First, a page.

Let me close by telling you about my two favorite times at Augustana - one is the first-year convocation and one is the 50th class reunion.

When we meet students I know we will transform lives - but of course no one knows for sure how this will be done. This gives my colleagues and I the rare privilege of meeting people with considerable gifts, but with a sense of calling which remains just out of focus. We meet:

  • Pastors - who have never given a sermon
  • Attorneys - who have never been in a courtroom
  • Doctors - who have never cared for a patient
  • Scientists - who have yet to push forward the bounds of the known
  • Social workers - who have never been with poor families
  • International aid workers - who have never traveled beyond the boundaries of the US

At the opposite end of our school year from the opening convocation is our Commencement. By tradition, this is when Augustana hosts a special celebration for its 50th year reunion classes. It is a great treat for me to take part in these, and to learn about vocation from the perspective very different than that our students might have.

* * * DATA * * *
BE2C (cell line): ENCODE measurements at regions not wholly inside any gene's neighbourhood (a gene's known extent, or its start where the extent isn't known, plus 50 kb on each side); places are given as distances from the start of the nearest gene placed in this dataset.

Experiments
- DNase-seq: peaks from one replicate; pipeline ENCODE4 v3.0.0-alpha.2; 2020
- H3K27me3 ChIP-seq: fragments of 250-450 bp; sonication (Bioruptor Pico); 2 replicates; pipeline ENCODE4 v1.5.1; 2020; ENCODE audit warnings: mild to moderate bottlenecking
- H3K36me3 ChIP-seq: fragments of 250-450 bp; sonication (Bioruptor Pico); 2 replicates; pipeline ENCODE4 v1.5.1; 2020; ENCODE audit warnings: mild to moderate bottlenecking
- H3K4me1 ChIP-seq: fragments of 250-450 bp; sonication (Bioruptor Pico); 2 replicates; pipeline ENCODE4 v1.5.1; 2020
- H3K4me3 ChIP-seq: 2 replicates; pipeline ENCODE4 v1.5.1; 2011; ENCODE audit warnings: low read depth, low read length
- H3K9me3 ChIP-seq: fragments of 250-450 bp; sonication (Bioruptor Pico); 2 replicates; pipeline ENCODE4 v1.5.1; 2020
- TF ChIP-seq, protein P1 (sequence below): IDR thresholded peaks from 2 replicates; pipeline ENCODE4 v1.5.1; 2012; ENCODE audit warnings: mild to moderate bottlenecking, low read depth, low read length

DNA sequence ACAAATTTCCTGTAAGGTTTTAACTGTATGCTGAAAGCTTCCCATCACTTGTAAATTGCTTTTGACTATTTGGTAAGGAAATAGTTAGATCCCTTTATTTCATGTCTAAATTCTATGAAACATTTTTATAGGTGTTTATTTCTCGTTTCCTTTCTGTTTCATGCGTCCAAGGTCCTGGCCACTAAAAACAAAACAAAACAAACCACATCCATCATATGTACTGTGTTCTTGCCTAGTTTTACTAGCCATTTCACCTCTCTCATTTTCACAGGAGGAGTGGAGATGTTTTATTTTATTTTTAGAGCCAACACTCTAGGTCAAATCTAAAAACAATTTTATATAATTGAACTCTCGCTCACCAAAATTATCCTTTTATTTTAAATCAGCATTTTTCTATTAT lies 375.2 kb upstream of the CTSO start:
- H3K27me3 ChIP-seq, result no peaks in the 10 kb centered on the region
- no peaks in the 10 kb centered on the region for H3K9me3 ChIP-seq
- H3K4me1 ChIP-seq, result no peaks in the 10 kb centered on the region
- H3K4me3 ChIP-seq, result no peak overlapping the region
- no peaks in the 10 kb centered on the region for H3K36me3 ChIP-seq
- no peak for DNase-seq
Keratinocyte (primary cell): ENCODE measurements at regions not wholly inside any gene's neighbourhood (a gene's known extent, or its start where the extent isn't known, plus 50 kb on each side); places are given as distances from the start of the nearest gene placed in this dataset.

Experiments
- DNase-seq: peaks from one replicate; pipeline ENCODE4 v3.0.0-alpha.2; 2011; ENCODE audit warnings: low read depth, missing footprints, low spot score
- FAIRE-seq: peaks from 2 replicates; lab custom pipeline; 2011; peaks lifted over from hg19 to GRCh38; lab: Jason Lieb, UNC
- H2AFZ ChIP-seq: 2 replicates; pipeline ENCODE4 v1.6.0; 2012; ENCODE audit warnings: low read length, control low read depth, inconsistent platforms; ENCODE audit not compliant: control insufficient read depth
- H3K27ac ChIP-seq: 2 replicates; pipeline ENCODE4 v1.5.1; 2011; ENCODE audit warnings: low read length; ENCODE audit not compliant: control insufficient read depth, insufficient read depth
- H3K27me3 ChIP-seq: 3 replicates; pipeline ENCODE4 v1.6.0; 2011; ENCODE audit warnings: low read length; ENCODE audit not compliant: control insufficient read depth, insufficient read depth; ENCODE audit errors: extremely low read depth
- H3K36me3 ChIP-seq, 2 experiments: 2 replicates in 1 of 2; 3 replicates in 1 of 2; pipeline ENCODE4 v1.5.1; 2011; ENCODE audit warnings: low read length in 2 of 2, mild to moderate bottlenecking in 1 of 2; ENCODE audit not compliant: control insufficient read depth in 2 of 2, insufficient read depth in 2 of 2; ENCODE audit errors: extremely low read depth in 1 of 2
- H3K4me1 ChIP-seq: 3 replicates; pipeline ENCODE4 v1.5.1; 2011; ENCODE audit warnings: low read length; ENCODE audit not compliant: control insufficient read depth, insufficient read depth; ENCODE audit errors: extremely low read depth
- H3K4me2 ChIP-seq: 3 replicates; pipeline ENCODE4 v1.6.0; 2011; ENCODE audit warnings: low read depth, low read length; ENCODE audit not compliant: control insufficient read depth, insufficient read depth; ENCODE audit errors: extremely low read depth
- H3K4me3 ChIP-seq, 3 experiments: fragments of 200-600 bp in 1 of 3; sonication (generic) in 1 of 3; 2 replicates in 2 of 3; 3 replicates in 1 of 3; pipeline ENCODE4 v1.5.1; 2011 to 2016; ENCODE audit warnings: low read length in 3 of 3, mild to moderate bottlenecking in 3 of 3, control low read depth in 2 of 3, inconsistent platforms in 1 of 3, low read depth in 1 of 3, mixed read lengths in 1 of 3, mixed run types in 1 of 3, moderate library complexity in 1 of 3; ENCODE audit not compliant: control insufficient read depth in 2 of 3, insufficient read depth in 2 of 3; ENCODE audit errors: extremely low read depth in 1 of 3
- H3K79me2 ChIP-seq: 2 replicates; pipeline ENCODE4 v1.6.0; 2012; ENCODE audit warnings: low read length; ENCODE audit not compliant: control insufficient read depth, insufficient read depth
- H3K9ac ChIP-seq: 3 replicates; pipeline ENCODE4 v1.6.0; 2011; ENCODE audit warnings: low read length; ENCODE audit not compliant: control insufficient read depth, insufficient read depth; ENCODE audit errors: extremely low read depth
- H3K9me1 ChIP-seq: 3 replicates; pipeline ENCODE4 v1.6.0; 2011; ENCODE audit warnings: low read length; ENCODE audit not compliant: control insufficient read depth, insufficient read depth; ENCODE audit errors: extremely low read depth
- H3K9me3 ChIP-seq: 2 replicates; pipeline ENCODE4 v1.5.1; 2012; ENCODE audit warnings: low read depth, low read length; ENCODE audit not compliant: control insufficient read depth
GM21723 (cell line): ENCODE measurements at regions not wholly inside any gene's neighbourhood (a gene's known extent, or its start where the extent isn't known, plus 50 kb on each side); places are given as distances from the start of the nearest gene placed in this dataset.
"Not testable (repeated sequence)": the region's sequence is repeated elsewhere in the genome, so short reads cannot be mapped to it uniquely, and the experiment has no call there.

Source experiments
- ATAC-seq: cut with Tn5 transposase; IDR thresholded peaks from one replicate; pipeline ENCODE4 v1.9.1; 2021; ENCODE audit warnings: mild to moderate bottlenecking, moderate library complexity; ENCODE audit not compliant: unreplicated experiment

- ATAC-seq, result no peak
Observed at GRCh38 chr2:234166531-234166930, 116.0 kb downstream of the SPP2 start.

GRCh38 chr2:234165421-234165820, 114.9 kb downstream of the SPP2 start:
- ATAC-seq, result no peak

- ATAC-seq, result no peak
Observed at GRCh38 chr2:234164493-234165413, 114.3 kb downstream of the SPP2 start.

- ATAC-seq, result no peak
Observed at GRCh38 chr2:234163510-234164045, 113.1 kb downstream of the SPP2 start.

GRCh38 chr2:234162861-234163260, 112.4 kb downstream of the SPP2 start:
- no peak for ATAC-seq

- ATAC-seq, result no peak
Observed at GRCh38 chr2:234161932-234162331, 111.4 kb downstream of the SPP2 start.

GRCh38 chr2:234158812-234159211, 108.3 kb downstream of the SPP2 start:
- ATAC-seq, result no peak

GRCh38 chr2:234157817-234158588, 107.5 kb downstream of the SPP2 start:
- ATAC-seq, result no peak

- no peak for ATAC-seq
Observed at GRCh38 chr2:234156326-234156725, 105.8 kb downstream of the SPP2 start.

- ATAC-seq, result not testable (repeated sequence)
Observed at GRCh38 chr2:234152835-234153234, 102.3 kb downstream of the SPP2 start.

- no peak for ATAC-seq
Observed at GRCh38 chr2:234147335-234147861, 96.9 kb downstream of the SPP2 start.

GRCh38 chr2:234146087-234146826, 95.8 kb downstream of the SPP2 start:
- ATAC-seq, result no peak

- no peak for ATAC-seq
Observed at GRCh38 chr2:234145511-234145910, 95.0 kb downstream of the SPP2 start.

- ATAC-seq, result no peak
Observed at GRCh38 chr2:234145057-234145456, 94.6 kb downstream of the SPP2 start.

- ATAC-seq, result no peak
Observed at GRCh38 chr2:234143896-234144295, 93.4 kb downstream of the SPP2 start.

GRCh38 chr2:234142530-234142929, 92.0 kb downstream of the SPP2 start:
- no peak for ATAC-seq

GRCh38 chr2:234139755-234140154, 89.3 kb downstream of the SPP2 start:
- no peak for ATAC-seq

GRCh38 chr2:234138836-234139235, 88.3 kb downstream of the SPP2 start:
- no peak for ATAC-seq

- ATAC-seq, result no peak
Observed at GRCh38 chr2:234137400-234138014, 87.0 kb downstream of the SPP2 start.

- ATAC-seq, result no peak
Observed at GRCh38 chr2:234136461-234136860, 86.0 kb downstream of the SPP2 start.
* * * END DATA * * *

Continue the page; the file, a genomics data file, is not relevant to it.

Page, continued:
For one thing, many of these alumni tell me that just as they weren't fully-formed at age 22, they're not entirely sure they're fully-formed at age 72. Indeed, many of them are still finding new mountaintop experiences which hone their sense of calling. Some examples include:

  • A very successful real estate developer who has a passion for international development
  • A lifelong professor who, because of illness in the family, is now raising grandchildren
  • A dentist who discovered a passion for meeting the needs of Latin America's poorest communities
  • A teacher whose appreciation for beauty and design is now expressed in making furniture
  • A career business person, now teaching part-time at Augustana

One thing is certain: all of these life-stories reflect the power of transformation.

In his letter to the Romans, Paul offers powerful insight about the importance of transformation. In fact, one verse from the 12th Chapter of Romans happens to be among my favorite passages of scripture, and was adopted as a year-long programmatic theme by Augustana Campus Ministries. As Paul writes: "Do not be conformed to this world, but be transformed by the renewing of your minds, so that you may discern what is the will of God-what is good and acceptable and perfect."

That, then, is perhaps the goal of all of our work at Augustana - and, indeed, at all 28 of the colleges and universities related to the ELCA. To be about the business of renewing minds, in order that they might better discern what is good, and acceptable, and perfect. And to be in the business of helping people understand that vocation is a lifelong pursuit and there are mountaintop experiences at all stages in life. It is an honor for me to be a part of facilitating those experiences.